Those of us who spend too much time looking for misplaced car keys may have a lot more time on our hands in the not-too-distant future. Thanks to the emergence of the ridesharing industry and the promise of autonomous vehicle technology, many of us may soon not even own car keys to misplace.

And it’s not just current drivers who will be impacted by these fast-growing industries; this generation’s young children may not see the need to have a driver’s license and will miss out on the exhilarating rite of passage of taking a driver’s test.

Currently totaling $108 billion, the global taxi industry is still three times the size of the $35 billion ridesharing industry, despite all the media coverage and popularity of well-known rideshare companies Uber and Lyft. Yet, Wall Street analysts project the ridesharing industry will grow to $285 billion by 2030 solely from taking market share from the taxi industry, according to MarketWatch.

This rapid growth has caused the valuation of Uber and Lyft, both private companies for the time being, to skyrocket. At a recent valuation of $68 billion, Uber is the most valuable private company in the world. The Wall Street Journal reports that Lyft’s valuation of $7.5 billion is considerably smaller given the company’s limited market share (less than 25 percent share in the United States vs. 75 percent share for Uber) and being well behind Uber in expanding outside the U.S.

Yet, despite their lofty valuations and sizable annual revenues totaling a combined $7 billion in 2016, neither Uber nor Lyft generated a profit. In fact, the two companies reported a combined net loss of more than $3.5 billion in 2016. Given the large addressable market, these companies are reinvesting every dollar back into the business to support further growth, leaving nothing for the bottom line. And the strategy appears to be working.

Investors who have been clamoring for the opportunity to own a small piece of these sea-changing businesses may soon get their wish: both companies are reportedly preparing for their initial public offerings within a few short years. Uber and Lyft already have a long list of private investors, many of whom may come as a surprise and serve as an indication of just how significant the ridesharing industry will be. Microsoft, Jay-Z, and Amazon CEO Jeff Bezos are all private investors in Uber. And here’s some great trivia to share with the family over Christmas dinner: What do General Motors, Google, Alibaba, and the Ontario Teacher’s Pension Plan have in common? All are early investors in Lyft.

But for technology companies and auto manufacturers, the interest in Uber and Lyft goes beyond a simple equity investment. These companies see the future potential for automobile industry disruption brought on by the combination of ridesharing and autonomous driver technology and are looking to get a first-mover advantage.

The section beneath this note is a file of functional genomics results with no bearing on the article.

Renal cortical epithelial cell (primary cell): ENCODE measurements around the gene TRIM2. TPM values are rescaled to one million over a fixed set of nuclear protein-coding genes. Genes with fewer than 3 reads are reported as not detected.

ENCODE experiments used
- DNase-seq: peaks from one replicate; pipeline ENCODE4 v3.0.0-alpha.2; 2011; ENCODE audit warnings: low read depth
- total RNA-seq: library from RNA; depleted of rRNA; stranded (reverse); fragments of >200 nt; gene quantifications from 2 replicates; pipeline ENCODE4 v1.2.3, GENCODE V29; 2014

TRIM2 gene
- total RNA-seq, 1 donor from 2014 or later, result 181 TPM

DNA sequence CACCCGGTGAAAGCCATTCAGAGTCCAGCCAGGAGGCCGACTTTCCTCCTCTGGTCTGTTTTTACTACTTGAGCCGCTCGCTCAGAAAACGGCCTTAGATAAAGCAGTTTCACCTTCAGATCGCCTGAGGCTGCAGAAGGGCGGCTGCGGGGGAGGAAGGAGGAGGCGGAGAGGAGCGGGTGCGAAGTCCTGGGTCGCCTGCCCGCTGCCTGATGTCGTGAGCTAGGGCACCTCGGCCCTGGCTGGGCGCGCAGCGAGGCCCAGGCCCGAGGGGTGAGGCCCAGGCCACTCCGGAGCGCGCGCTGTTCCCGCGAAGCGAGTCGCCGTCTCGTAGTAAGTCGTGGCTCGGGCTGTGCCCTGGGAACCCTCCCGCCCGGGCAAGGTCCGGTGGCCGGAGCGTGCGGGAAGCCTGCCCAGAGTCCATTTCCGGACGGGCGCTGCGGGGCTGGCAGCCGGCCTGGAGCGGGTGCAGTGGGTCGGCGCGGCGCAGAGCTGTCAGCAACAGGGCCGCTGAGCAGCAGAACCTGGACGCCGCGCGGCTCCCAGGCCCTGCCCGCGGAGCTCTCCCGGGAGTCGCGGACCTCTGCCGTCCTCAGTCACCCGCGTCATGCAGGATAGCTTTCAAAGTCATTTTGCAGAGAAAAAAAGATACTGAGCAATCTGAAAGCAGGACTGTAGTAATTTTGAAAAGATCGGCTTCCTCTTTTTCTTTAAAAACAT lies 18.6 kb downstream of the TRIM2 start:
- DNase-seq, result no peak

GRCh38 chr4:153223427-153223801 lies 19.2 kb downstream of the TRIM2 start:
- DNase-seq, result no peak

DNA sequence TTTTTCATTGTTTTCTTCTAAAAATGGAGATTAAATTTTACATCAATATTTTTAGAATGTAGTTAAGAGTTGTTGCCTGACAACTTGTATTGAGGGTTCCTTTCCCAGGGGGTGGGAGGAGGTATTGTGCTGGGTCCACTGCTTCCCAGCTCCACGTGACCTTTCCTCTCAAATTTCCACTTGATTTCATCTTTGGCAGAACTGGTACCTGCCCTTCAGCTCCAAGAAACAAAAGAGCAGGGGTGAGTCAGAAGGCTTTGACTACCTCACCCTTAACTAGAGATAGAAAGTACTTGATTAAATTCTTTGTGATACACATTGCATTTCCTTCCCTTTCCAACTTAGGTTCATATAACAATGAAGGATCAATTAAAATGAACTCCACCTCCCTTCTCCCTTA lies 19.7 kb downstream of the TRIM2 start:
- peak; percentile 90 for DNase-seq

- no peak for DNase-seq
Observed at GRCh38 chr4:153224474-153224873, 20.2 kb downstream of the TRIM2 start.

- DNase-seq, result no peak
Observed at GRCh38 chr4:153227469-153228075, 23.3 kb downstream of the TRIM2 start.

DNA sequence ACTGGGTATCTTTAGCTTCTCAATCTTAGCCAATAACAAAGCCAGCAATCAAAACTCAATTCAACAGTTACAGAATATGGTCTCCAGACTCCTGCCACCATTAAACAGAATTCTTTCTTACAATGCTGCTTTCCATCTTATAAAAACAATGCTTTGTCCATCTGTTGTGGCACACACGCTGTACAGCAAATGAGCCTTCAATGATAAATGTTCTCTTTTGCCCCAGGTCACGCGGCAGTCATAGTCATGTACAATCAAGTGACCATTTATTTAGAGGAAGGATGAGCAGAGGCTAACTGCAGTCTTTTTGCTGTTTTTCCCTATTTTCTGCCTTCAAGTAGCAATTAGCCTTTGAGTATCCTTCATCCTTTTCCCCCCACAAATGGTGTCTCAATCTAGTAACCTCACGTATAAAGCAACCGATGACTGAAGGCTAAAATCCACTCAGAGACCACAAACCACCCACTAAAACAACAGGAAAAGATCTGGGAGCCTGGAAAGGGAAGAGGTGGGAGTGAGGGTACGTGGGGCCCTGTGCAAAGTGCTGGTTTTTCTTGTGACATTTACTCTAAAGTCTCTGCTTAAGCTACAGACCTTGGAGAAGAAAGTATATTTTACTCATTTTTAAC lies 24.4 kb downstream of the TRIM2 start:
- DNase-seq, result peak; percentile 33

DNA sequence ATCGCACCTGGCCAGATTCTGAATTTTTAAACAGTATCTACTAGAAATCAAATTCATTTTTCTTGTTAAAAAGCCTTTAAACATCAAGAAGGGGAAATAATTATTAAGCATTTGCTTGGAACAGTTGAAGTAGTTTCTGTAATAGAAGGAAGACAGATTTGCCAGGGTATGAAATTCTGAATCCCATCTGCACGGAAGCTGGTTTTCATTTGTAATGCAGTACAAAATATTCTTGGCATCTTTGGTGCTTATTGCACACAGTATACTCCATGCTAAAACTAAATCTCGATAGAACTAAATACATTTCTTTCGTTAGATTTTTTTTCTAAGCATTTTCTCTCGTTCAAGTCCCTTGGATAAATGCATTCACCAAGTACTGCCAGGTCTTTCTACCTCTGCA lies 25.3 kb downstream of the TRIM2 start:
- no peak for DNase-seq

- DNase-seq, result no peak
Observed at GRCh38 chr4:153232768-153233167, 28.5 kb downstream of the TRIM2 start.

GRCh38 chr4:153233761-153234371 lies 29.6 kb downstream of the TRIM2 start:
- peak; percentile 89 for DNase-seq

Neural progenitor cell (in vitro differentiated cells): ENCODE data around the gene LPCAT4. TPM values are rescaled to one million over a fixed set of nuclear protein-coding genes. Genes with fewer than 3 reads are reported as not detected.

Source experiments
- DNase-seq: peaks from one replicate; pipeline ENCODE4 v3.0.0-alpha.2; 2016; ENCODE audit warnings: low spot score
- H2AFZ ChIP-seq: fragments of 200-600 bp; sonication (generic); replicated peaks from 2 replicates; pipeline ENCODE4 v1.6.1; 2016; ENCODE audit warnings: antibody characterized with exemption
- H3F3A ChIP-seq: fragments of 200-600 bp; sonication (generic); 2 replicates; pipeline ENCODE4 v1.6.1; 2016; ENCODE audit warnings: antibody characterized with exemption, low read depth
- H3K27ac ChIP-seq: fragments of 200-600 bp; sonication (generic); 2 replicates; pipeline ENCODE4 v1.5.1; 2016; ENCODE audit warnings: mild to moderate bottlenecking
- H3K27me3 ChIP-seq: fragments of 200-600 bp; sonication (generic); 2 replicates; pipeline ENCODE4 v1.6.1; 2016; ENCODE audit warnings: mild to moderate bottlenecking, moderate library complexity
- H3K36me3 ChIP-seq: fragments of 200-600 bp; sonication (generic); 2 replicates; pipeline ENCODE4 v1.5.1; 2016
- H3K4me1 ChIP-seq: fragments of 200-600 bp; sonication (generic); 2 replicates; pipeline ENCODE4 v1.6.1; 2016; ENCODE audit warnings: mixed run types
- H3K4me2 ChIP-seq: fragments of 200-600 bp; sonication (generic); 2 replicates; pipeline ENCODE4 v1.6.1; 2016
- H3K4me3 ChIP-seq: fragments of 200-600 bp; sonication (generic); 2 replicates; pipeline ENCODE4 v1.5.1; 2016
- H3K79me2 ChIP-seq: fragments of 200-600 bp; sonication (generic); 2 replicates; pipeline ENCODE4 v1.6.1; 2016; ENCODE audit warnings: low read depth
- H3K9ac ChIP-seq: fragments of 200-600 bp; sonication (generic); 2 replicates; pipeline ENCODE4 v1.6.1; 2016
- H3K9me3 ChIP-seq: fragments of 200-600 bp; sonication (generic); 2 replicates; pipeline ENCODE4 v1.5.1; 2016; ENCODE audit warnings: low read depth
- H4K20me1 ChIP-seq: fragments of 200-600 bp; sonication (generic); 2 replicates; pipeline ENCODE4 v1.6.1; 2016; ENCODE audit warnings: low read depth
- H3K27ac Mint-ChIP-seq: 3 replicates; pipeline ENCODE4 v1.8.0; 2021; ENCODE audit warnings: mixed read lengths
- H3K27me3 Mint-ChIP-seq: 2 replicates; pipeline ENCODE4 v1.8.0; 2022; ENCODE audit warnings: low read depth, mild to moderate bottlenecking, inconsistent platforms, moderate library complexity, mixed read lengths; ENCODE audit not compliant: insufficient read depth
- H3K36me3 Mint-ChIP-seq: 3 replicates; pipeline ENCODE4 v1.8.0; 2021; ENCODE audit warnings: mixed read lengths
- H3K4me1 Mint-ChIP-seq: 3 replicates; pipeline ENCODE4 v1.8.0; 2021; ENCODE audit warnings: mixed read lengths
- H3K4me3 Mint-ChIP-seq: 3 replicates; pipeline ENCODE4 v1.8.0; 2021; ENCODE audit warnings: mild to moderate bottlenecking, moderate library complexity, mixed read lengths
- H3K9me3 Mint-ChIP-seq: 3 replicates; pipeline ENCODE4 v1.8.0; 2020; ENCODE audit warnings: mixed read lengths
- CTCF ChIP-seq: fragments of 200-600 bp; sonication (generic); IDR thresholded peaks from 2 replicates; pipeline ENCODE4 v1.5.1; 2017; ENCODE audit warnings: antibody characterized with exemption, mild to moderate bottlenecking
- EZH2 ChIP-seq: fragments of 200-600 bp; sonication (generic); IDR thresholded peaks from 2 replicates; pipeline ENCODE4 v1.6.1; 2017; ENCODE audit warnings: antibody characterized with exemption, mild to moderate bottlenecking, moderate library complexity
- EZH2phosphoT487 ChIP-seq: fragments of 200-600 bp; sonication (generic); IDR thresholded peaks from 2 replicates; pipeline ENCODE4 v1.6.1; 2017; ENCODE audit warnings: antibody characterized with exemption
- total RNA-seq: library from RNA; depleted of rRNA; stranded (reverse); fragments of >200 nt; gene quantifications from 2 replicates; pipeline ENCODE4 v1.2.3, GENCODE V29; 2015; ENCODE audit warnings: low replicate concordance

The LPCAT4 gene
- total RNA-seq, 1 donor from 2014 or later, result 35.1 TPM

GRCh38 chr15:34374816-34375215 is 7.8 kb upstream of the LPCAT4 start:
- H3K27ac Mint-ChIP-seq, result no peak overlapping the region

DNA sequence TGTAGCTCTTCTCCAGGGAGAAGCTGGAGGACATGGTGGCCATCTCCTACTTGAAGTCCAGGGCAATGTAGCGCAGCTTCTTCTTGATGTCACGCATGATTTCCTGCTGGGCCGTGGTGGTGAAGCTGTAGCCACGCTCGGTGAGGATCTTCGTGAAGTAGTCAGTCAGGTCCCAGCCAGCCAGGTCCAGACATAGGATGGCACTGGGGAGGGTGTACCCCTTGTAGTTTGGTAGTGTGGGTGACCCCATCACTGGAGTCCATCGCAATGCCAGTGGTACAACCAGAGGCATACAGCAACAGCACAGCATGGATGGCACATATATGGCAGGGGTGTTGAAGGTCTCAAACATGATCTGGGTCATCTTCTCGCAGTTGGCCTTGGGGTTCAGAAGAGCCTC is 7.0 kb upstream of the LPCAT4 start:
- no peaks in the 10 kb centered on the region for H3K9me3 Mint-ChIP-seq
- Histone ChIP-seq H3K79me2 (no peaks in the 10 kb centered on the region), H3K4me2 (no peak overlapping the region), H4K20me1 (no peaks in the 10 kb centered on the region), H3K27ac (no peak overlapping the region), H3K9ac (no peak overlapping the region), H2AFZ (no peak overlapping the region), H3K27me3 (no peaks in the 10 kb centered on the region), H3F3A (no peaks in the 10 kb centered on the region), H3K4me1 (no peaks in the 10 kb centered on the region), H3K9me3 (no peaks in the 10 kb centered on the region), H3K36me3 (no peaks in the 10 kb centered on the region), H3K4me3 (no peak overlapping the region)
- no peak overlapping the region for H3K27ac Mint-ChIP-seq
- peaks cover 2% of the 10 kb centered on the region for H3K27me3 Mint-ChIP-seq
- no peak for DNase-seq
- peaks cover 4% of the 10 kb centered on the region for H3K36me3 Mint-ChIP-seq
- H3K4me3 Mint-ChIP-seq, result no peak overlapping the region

Lyft has partnered with Google’s Waymo driverless technology business to develop an autonomous driving technology that could ultimately result in Lyft replacing its entire base of drivers with machines. While may still be years away from this reality, ridesharing companies will likely adopt driverless technology before personal vehicle owners. Bringing new meaning to the idea of a backseat driver, Waymo’s self-driving technology testing has progressed to the point where in Chandler, Arizona, Waymo employees are riding in the backseat of vehicles completely controlled by autonomous driving technology.

Yes, driverless technology is coming faster than we all think.

And that idea should ultimately be a comfort to us all. While initial hesitation with trusting a machine to drive is understandable, consider how much damage Americans cause each year behind the wheel. According to U.S. Department of Transportation data, more than 37,000 people died on U.S. roads in 2016, and 94 percent of all serious vehicle crashes are linked to driver error. What is tragically ironic is the proportion of people who view themselves as better-than-average drivers. A study from State Farm indicated that nearly two-thirds of people view themselves as better than average drivers, a bias known as Illusory Superiority.

Driverless cars do not need to be error-free to be commercially viable and socially acceptable. They just need to be safer than the average driver on the road. The hope is that autonomous vehicles will prove to be meaningfully safer than human drivers; but even being slightly safer than human drivers will lead to a decline in auto-related deaths and injuries.

It is clear ridesharing companies Uber and Lyft have a tremendous market opportunity, especially considering the impact that driverless technology could have on their business models. But their fast-paced growth has come at a cost, at least in the case of Uber. While Uber and Lyft are both based in San Francisco, their internal corporate cultures are quite different. Uber has experienced tremendous public backlash after reports of a deeply embedded “bro culture”surfaced, resulting in company being accused of propagating a culture of sexual harassment toward women. This has stifled Uber’s market-share lead on Lyft and cost the company’s CEO, Travis Kalanick, his position with the company.

As the rideshare and autonomous vehicle industries continue to converge, it is only a matter of time before we find ourselves looking not for our missing car keys, but our misplaced book that we can read while our driverless car escorts us to our desired destination.

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Jeanie Wyatt

Jeanie Wyatt is the founder, chief executive officer and chief investment officer of South Texas Money Management.